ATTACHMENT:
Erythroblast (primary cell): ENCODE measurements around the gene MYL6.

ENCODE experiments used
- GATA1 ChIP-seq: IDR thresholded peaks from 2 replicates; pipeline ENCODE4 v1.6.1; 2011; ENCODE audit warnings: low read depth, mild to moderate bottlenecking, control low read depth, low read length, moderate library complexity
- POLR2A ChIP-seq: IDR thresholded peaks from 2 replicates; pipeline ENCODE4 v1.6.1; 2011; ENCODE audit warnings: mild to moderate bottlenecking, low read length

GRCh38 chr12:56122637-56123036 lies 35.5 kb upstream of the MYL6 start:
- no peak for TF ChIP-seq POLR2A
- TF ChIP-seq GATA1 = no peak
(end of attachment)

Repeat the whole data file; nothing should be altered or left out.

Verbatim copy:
Erythroblast (primary cell): ENCODE measurements around the gene MYL6.

ENCODE experiments used
- GATA1 ChIP-seq: IDR thresholded peaks from 2 replicates; pipeline ENCODE4 v1.6.1; 2011; ENCODE audit warnings: low read depth, mild to moderate bottlenecking, control low read depth, low read length, moderate library complexity
- POLR2A ChIP-seq: IDR thresholded peaks from 2 replicates; pipeline ENCODE4 v1.6.1; 2011; ENCODE audit warnings: mild to moderate bottlenecking, low read length

GRCh38 chr12:56122637-56123036 lies 35.5 kb upstream of the MYL6 start:
- no peak for TF ChIP-seq POLR2A
- TF ChIP-seq GATA1 = no peak